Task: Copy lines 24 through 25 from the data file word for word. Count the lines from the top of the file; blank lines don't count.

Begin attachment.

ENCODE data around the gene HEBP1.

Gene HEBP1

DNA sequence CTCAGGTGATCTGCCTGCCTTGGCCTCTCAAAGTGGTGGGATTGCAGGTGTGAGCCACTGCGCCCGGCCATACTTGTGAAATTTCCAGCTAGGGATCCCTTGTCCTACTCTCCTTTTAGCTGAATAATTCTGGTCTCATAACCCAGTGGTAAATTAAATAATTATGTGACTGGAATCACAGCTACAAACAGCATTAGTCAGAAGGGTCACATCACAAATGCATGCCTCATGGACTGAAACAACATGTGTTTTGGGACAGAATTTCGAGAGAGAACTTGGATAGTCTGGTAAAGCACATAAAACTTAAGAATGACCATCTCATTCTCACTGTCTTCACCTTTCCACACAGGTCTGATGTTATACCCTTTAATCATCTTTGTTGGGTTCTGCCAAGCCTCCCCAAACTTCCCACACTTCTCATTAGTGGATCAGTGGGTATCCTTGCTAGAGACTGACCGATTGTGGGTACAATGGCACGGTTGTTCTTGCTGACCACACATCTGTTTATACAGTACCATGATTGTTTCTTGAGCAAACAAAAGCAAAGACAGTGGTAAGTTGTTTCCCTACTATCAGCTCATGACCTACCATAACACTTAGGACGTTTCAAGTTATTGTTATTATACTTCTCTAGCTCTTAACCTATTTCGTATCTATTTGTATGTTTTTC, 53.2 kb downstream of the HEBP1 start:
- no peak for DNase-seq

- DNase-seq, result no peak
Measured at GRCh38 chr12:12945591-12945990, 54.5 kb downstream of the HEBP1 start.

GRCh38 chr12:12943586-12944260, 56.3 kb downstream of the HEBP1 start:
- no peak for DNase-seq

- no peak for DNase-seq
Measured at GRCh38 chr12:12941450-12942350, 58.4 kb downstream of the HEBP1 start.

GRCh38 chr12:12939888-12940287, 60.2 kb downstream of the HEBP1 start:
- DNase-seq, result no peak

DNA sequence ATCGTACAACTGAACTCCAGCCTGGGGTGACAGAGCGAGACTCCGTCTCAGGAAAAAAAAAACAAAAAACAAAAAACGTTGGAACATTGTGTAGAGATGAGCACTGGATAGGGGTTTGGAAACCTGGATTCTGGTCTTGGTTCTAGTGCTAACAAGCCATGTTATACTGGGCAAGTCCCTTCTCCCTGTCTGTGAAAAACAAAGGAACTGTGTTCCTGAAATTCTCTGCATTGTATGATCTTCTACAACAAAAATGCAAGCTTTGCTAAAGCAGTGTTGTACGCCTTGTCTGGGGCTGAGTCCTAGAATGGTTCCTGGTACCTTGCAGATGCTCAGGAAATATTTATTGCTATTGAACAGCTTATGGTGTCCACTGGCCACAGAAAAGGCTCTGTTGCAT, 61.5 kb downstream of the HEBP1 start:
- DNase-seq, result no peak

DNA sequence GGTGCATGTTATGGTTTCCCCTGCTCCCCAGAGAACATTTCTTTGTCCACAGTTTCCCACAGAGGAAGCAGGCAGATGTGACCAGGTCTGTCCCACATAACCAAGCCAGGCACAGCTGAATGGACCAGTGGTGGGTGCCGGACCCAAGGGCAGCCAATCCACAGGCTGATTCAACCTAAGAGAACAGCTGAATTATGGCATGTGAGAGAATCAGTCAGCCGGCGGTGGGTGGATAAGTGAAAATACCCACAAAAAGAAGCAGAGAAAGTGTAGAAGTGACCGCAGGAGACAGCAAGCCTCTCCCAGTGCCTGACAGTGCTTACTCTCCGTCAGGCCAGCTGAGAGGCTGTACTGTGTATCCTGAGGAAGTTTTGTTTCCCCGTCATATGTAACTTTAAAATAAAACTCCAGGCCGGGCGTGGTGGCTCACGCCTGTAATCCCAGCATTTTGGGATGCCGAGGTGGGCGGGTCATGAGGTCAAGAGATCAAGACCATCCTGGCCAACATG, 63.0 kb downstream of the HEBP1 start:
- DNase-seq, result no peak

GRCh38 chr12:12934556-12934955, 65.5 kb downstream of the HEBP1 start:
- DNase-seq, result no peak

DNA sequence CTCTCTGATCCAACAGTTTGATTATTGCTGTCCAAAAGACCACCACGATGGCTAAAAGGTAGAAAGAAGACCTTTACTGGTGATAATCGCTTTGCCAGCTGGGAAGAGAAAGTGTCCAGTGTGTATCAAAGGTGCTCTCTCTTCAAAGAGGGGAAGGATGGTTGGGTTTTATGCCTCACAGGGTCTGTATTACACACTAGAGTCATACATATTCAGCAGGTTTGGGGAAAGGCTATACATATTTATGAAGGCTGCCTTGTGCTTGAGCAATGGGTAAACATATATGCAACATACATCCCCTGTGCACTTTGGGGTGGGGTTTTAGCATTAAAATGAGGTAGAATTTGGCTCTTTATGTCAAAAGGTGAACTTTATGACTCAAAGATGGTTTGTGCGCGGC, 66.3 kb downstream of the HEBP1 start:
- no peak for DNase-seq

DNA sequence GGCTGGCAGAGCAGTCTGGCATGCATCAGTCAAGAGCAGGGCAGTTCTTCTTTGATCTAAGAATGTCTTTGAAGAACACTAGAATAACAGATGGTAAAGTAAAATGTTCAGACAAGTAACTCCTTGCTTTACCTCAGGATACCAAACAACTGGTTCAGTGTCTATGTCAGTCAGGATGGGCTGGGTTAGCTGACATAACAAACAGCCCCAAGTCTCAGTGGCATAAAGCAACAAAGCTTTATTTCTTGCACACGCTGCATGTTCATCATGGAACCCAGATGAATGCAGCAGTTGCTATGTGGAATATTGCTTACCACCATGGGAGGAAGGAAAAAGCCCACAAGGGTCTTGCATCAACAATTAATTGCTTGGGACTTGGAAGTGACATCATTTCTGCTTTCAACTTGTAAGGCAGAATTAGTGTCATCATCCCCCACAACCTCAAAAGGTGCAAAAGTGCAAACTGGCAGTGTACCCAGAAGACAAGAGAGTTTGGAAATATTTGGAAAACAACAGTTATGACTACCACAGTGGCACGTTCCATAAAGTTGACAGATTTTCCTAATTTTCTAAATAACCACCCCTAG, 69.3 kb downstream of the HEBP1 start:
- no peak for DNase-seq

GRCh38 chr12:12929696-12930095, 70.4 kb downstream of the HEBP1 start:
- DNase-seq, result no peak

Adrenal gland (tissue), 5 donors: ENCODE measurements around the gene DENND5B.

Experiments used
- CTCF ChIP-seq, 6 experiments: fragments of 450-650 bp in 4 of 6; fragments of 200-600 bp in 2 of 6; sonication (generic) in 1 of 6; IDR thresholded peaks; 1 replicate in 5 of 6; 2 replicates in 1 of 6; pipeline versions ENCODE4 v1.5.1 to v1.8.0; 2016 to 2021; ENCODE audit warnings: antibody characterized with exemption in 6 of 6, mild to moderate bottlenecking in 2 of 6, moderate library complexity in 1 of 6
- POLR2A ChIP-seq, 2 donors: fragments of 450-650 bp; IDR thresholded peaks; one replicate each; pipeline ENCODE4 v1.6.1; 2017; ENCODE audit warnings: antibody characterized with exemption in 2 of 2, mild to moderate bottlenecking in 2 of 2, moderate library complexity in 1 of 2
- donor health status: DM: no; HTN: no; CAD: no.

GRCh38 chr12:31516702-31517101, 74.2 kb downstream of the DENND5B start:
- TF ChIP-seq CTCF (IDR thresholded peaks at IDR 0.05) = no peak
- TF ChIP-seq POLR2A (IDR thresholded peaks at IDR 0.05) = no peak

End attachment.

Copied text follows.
- DNase-seq, result no peak

Adrenal gland (tissue), 5 donors: ENCODE measurements around the gene DENND5B.